Do you have questions about mini-split heat pumps?
If so, you’ve come to the right place. This article is jam-packed with helpful information for anyone looking to learn more about these heating systems.
Perhaps you’re wondering where would be the best place to install your new system or whether you can mix and match an air handler you found on eBay with your existing outdoor unit.
Whatever your question, chances are you’ll find an answer either here in this article or in our archive of mini-split articles.
So, without further ado, let’s get onto the first question.
Can a Generator Run a Mini-Split?
Mini-splits are a very convenient way of heating and cooling your home, but what can you do if the power goes off?
The obvious thing to do is hook up your mini-split to a generator, but you must be careful if you’re considering doing this because you risk damaging your heat pump if you use the wrong type of generator.
Many generators produce “dirty power,” a generalized term describing electricity that exhibits characteristics such as frequency variations, voltage fluctuations, and surges.
If you are running a standard lighting circuit, dirty power will cause lights to flicker, and it’s no big deal. However, dirty power can damage a mini-split, which contains sensitive electronics that don’t fare well when voltages spike. That’s why it’s essential to use the correct type of generator.
If your generator doesn’t produce clean power, it might not immediately fry your mini-split’s inverter board, but it increases the risk of failure a few months down the line or the following season.
The right type of generator to use is inverter style, which produces much cleaner power.
Your options range from a large generator that kicks in seamlessly when the power goes off so that you don’t even notice, to models where you need to go out to the shed and connect things up. Prices and lifestyle requirements vary, and you need to choose a solution that’s right for you.
Can You Install a Mini-Split Under a Window?
There are many options for installing mini-splits, which offer great flexibility when choosing the location for your equipment.
Mini-splits comprise an outdoor unit, which houses the compressor, and an indoor component called the “air handler” or “head unit” that blows conditioned air into the room.
The two units are connected by copper refrigerant lines and electrical cables, normally bundled together with the condensate drain. These “line sets” are often enclosed in conduits to protect them and make them look tidier.
The compressor can be installed on the ground outside or the wall. It makes sense to mount it on the window ledge in some circumstances, such as in an apartment building.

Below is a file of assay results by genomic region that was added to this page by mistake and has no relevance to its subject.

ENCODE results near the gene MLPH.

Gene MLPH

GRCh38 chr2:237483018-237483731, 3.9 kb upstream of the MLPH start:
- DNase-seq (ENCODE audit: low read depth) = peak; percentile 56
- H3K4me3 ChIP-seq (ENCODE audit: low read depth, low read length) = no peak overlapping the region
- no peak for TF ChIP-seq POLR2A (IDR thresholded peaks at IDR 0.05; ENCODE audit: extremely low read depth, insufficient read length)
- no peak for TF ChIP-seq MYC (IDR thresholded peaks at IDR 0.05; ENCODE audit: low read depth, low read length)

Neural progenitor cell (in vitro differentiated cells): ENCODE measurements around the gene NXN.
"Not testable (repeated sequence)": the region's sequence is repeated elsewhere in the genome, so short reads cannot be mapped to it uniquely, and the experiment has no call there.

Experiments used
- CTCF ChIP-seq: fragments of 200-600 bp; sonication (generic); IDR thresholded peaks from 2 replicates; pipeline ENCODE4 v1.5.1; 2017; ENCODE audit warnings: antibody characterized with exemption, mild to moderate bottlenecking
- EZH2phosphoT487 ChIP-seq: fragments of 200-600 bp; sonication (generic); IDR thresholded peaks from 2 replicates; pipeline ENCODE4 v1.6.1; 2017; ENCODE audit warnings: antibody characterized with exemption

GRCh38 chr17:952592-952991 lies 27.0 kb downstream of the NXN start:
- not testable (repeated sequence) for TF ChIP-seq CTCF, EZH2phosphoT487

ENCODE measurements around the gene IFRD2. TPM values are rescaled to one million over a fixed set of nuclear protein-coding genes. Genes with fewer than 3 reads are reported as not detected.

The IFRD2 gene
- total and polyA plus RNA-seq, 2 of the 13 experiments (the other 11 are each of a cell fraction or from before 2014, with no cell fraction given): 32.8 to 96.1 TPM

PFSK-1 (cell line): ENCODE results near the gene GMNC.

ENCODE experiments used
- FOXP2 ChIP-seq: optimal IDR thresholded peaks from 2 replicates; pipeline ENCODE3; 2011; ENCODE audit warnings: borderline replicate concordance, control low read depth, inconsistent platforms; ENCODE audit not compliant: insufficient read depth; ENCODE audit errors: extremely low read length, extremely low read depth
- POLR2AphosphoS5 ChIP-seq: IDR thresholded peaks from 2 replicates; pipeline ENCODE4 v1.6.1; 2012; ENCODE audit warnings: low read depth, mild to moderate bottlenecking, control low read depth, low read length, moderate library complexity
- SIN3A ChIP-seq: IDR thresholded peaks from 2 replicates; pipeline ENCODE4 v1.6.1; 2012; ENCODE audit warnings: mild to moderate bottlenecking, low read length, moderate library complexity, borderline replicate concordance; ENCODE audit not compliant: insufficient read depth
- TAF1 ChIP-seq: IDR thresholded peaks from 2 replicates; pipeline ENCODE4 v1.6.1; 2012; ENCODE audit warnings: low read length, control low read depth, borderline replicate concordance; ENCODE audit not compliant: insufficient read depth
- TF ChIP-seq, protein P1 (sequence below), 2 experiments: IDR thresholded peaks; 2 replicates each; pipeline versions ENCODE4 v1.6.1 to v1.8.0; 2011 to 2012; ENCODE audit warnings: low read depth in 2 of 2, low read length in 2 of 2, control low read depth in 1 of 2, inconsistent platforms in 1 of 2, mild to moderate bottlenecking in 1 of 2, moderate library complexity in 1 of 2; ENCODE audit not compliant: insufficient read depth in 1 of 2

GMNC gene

Mounting on the window ledge obscures the view through the window, but the sacrifice can be worth it to keep an apartment cool.
One thing to bear in mind if mounting the outdoor unit next to a window is that you might be able to hear it running.
Sound will generally not be an issue outside living areas, particularly in urban settings with a lot of background noise. Still, the noise outside a bedroom window can disturb some people’s sleep.
Weighed against the difficulty in sleeping caused by sky-high temperatures, this is probably a good trade-off. Also, modern units are relatively quiet, so you need to be especially susceptible to noise for this to be a concern.
Indoor units come in several options and can be installed high up on the wall, recessed into the ceiling with a cassette unit, or mounted on the floor.
There is a common misconception that you must mount the indoor unit on an external wall, on the other side of the wall to the outdoor unit—this is a myth.
While it makes the installation process more manageable, it is not essential; you just need to run the line set a bit further to connect the two units.
Can a Mini-Split Be Mounted Vertically?
Mini-splits are designed to be installed horizontally and must not be installed vertically.
When operating in cooling mode, water condenses onto the evaporator coil from the warm, humid air in the room. Condensation drips down from the coil into a condensate pan, then passes into a condensate drain and out of the building.
Because indoor units are designed to be installed horizontally, if it installed vertically, the condensate will drip from the evaporator coil with nothing to catch it. As a result, the water will run down your wall causing damage to your house.
Even if there is not much condensate, there will likely be enough to cause dampness, which could lead to mold growth, which is bad for your family’s health.
Can a Mini-Split Be Plugged into an Outlet?
Most heat pumps run on a 220-volt supply, although some smaller models are available that run on 110 volts. Standard household electrical outlets in the US provide 110V, which would seem just right for one of the more modest systems that only require 110V.
But not so fast! This would be a code violation and, therefore, not something you should do.
The National Electrical Code (NEC) is the reference standard that homeowners must follow across all 50 states. It’s important to follow its requirements for safe design, installation, and inspection.
Failure to comply with the NEC will not only get you in hot water with the inspector but could mean your system is unsafe or otherwise not suitable for use.
One of the requirements of NEC is that all significant fastened-in-place electrical appliances, including mini-splits, must be on their own dedicated circuit. This stipulation means you can’t just plug your system into an outlet, even if the voltage is correct, because it would not comply with the NEC.
The main reasons for this requirement are twofold: